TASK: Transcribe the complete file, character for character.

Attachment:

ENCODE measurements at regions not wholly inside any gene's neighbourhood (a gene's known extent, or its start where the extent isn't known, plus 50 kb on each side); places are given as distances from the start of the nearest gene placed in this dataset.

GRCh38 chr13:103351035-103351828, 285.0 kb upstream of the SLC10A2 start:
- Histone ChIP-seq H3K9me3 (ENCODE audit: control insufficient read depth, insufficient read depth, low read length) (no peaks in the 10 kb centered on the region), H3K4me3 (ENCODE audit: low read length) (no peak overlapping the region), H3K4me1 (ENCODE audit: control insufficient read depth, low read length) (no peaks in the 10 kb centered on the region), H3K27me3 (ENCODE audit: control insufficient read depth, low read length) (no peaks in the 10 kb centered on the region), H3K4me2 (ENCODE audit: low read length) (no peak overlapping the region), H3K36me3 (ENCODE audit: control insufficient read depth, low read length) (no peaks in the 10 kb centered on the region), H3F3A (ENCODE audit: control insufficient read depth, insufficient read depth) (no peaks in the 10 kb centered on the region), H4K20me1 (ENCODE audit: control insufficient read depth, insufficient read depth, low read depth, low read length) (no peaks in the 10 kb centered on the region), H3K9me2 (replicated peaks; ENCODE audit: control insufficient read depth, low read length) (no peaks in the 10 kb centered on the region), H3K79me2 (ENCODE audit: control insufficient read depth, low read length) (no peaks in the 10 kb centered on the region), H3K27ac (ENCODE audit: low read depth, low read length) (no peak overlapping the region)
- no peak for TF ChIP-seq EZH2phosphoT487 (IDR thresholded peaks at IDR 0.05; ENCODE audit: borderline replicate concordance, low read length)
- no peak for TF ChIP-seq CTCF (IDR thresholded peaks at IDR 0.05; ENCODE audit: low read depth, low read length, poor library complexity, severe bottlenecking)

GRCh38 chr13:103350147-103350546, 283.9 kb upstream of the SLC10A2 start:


ENCODE measurements at regions not wholly inside any gene's neighbourhood (a gene's known extent, or its start where the extent isn't known, plus 50 kb on each side); places are given as distances from the start of the nearest gene placed in this dataset.

GRCh38 chr13:103351035-103351828, 285.0 kb upstream of the SLC10A2 start:
- Histone ChIP-seq H3K9me3 (ENCODE audit: control insufficient read depth, insufficient read depth, low read length) (no peaks in the 10 kb centered on the region), H3K4me3 (ENCODE audit: low read length) (no peak overlapping the region), H3K4me1 (ENCODE audit: control insufficient read depth, low read length) (no peaks in the 10 kb centered on the region), H3K27me3 (ENCODE audit: control insufficient read depth, low read length) (no peaks in the 10 kb centered on the region), H3K4me2 (ENCODE audit: low read length) (no peak overlapping the region), H3K36me3 (ENCODE audit: control insufficient read depth, low read length) (no peaks in the 10 kb centered on the region), H3F3A (ENCODE audit: control insufficient read depth, insufficient read depth) (no peaks in the 10 kb centered on the region), H4K20me1 (ENCODE audit: control insufficient read depth, insufficient read depth, low read depth, low read length) (no peaks in the 10 kb centered on the region), H3K9me2 (replicated peaks; ENCODE audit: control insufficient read depth, low read length) (no peaks in the 10 kb centered on the region), H3K79me2 (ENCODE audit: control insufficient read depth, low read length) (no peaks in the 10 kb centered on the region), H3K27ac (ENCODE audit: low read depth, low read length) (no peak overlapping the region)
- no peak for TF ChIP-seq EZH2phosphoT487 (IDR thresholded peaks at IDR 0.05; ENCODE audit: borderline replicate concordance, low read length)
- no peak for TF ChIP-seq CTCF (IDR thresholded peaks at IDR 0.05; ENCODE audit: low read depth, low read length, poor library complexity, severe bottlenecking)

GRCh38 chr13:103350147-103350546, 283.9 kb upstream of the SLC10A2 start: